Exclusive: SKA bid looks to SkyNet for computing

Terminating the data centre one desktop at a time

Image: Courtesy NASA/JPL-Caltech.

Image: Courtesy NASA/JPL-Caltech.

“It’s a way of making very large numbers of very discrepant and very different, very diverse data sets available to researchers in a very uniform way and allow them to be exposed so you can ask queries into a service-oriented architecture,” Quinn said. “Finally [you can see] all the data in the world that has to do with blue stars, for example. Then you can actually ask a query — ‘give me all the blue stars that are bigger than X and further away than Y’. So you can actually start doing research from these digital archives but you don’t have to know where they’re being held, or what format they’re in or what telescope they were taken with.”

Quinn said one of the key data processing concerns was providing the capacity and storage needed with minimal environmental impact.

“We really want to have a very, very Green approach to our supercomputers so we don’t have a huge power bill to deal with,” he said. “We can have probably the world’s fastest supercomputer but not generating nearly as much heat and probably as much power as today’s supercomputers do.”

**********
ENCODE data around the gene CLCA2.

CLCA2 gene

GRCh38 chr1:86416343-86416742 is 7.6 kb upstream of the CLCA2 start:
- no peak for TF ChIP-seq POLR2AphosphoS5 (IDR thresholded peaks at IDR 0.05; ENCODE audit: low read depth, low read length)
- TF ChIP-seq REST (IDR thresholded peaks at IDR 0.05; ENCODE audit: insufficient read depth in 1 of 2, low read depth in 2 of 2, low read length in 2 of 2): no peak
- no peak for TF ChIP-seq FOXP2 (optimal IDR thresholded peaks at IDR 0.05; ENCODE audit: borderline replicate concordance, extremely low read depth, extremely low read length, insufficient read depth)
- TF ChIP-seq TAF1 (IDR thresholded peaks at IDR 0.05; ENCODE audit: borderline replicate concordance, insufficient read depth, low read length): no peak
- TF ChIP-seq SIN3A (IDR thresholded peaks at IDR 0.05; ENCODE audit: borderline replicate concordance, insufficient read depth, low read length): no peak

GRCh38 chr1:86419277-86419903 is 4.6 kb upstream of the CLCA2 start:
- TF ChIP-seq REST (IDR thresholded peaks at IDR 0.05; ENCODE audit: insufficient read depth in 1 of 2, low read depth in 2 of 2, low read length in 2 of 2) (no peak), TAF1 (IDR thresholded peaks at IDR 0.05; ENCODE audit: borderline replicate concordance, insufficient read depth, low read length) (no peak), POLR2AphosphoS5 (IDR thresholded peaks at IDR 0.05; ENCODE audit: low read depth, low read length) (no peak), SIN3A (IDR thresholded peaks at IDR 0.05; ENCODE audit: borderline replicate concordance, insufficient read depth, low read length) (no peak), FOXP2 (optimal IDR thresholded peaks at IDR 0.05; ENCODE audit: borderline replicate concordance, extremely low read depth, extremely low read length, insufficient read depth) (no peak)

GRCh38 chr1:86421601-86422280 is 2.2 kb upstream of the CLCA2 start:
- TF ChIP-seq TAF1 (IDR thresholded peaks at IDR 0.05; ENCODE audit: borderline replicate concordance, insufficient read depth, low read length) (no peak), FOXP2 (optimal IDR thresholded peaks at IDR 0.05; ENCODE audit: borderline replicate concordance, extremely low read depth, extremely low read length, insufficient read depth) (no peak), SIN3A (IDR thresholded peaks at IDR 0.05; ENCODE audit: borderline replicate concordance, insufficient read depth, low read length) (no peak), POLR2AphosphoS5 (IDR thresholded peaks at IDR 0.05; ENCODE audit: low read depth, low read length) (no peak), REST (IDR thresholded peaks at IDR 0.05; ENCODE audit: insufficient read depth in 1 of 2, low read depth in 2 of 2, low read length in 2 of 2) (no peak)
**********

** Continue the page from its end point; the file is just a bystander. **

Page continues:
Though a power usage effectiveness indicator has not been reached, he said the project would look to reach an average power use of around 10 megawatts, 10 times less than the 100 megawatt range currently used by some of the world’s fastest supercomputers.

The Australian Government committed $40.2 million to the project as part of the 2011-2012 federal budget, amounting to some $350 million in grants and funding received so far from the Western Australian and federal governments over the last three years. The latest funding round is expected to form approximately a third of the 90 million euros ($AUD120 million at time of writing) required to fund the detailed design for 10 work areas covering a spectrum of SKA satellite dish construction and accompanying materials, as well as the formation of the international project office, hosted out of Manchester in England. The rest of the funds required would be contributed from the other nine founding countries which signed an agreement earlier this year in Rome, though other governments are expected to sign on in coming months.

Follow James Hutchinson on Twitter: @j_hutch

Follow Computerworld Australia on Twitter: @ComputerworldAU

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